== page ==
Changing the MIPS program, one of two payment tracks under MACRA: CMS proposed eliminating MIPS process-based quality measures that clinicians said are low value or low priority. The agency will also overhaul the MIPS “Promoting Interoperability” performance category to support greater EHR interoperability and patient access to their health information, and align the program with the proposed new program for hospitals.
In addition, doctors in small practices who don’t meet the existing threshold to participate in MIPS can do so, allowing them to be eligible for bonus incentives. The 2018 threshold will remain in place for 2019. The agency also plans to move forward with its Medicare Advantage Qualifying Payment Arrangement Incentive (MAQI) demonstration. Under the project, CMS will move ahead with intent to test whether certain Medicare Advantage plans should qualify as an advanced alternative payment model and exempt doctors from MIPS.
Lowering prescription drug costs: The changes would affect payment under Medicare Part B, which covers medicines that patients receive in a doctor’s office, such as infusions. CMS is proposing a change in the payment amount for new drugs under Part B, so that the payment amount would more closely match the actual cost of the drug.
This change would be effective January 1, 2019, and would reduce the amount that seniors would have to pay out-of-pocket, especially for drugs with high launch prices, Verma said. CMS proposes reducing the add-on for these Part B drugs that are new to the market from 6% to 3% beyond the wholesale acquisition cost (WAC), an estimate of the manufacturer’s list price for the drug.
Currently, Medicare pays the physicians that WAC plus the add-on to cover office overhead and the cost of administration. Under the proposal, for the first two quarters that a new drug is on the market, Medicare would pay the reduced 3%. Thereafter, reimbursement would revert to the current system, which pays doctors the average sales price of the drug plus an additional 6%.
The proposed rule already drew reaction from both supporters and critics. In a blog post, Don Rucker, M.D., of the Office of the National Coordinator for Health Information Technology supported what it called a “historic shift” in the documentation requirements for E/M visits.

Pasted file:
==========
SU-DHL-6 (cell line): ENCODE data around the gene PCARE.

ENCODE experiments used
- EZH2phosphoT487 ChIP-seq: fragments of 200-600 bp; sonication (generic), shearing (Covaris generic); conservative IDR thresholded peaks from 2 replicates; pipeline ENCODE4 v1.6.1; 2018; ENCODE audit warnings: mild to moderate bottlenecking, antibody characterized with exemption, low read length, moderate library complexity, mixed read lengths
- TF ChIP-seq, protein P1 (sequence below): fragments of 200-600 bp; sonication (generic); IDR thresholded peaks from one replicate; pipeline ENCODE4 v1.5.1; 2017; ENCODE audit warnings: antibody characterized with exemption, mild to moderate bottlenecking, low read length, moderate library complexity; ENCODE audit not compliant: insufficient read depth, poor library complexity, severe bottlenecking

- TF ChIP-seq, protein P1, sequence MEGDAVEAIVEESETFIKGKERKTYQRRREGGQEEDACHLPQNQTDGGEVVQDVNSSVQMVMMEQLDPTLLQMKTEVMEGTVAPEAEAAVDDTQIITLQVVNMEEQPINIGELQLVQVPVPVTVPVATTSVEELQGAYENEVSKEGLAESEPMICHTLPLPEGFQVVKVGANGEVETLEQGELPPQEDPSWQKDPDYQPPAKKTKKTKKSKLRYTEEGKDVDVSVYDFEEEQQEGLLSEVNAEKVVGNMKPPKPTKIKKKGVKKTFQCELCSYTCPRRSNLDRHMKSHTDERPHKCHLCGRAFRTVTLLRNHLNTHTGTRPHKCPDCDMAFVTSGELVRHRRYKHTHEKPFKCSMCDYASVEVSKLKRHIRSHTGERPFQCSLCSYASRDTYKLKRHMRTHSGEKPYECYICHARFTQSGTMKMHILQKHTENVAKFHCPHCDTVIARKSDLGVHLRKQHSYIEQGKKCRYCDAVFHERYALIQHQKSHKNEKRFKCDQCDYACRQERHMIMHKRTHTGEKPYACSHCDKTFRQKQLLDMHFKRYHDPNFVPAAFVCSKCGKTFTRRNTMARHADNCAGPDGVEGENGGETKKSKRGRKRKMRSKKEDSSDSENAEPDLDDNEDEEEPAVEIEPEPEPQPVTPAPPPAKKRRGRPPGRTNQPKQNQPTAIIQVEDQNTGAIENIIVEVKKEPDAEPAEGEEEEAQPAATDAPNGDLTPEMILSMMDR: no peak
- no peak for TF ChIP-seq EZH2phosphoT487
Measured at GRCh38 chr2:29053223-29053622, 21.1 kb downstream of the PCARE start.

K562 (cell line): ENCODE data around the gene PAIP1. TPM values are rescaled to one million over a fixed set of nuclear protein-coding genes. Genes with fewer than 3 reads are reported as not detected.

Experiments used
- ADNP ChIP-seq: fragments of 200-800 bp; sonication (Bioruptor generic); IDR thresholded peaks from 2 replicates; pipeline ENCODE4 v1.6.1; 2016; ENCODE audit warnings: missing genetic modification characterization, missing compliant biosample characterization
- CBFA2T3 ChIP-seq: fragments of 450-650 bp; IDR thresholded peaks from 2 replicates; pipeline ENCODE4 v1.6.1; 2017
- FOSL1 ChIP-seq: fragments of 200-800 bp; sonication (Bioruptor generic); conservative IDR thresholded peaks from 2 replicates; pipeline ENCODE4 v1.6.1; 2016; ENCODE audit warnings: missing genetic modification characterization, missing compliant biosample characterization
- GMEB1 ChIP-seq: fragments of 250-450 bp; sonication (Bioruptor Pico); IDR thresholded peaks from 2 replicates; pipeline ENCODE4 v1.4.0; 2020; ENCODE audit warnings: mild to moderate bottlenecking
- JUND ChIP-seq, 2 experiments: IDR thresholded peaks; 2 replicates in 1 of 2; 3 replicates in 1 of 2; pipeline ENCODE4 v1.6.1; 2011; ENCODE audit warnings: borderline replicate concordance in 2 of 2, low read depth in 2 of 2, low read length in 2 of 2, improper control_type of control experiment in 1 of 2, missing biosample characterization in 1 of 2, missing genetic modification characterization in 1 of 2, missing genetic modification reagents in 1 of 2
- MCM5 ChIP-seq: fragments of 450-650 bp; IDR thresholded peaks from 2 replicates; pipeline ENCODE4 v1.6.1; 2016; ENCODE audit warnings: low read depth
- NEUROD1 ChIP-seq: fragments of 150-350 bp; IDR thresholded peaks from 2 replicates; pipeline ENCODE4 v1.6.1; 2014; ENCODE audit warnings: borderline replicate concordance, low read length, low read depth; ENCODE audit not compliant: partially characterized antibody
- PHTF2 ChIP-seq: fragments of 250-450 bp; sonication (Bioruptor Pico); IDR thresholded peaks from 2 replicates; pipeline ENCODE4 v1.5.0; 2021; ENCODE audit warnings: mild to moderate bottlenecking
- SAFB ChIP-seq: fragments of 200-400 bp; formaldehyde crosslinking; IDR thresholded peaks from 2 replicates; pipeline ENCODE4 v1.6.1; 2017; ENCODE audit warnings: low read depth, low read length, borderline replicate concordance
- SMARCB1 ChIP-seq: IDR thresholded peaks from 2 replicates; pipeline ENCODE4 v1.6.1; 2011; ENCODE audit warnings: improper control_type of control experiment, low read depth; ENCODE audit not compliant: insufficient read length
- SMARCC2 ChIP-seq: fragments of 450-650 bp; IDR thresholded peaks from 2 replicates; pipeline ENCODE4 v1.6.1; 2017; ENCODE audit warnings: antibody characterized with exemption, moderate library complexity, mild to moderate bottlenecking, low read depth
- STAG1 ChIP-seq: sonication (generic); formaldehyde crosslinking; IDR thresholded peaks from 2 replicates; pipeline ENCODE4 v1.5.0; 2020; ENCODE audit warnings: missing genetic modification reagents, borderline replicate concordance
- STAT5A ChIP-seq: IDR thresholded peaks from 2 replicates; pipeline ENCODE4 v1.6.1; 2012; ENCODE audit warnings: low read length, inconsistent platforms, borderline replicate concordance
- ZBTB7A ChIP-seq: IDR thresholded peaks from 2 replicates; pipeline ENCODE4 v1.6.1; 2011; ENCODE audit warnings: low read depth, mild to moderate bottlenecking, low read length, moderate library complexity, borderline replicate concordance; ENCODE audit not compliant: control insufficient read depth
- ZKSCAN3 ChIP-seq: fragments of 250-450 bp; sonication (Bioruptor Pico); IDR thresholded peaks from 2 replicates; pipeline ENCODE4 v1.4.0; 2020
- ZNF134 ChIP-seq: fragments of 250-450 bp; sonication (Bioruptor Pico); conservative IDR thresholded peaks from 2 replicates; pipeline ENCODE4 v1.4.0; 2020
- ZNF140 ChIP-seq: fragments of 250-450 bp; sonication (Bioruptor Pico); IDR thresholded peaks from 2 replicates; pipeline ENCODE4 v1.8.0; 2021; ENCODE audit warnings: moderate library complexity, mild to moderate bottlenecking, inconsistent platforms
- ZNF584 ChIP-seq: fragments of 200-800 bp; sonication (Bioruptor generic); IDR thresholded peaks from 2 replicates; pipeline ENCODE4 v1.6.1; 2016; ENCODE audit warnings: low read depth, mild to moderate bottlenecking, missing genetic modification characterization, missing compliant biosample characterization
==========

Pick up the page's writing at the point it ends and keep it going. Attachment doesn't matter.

“This effort, if finalized, will help shift the nation’s electronic documentation away from overly long, form-driven, hard-to-read documents written primarily to satisfy billing requirements to what it was originally intended for—providing high-quality care to patients,” he wrote.
But in a statement, the Medical Group Management Association (MGMA) said it was disappointed that CMS decided to continue its policy requiring physicians document a full 365-days of quality measures, rather than 90 consecutive days.
“Reducing the reporting burden would allow more physicians to participate in MIPS and focus the program on rewarding quality care rather than quality reporting,” said Anders Gilberg, senior vice president of government affairs.
Forty-nine physician groups sent a letter to CMS earlier this year asking the government to reduce the reporting period for MIPS this year.
The MGMA was also unhappy the rule would require physicians to make costly upgrades to their electronic health records for 2019 and take further steps toward implementing burdensome appropriate use criteria.
“At first glance, the rule doesn’t meet MGMA’s definition of administrative simplification,” Gilberg said.
In an emailed statement, the AMGA said it was disappointed CMS maintained a high MIPS exclusion threshold and said the agency missed the opportunity to move Medicare provider payments forward to value-based care.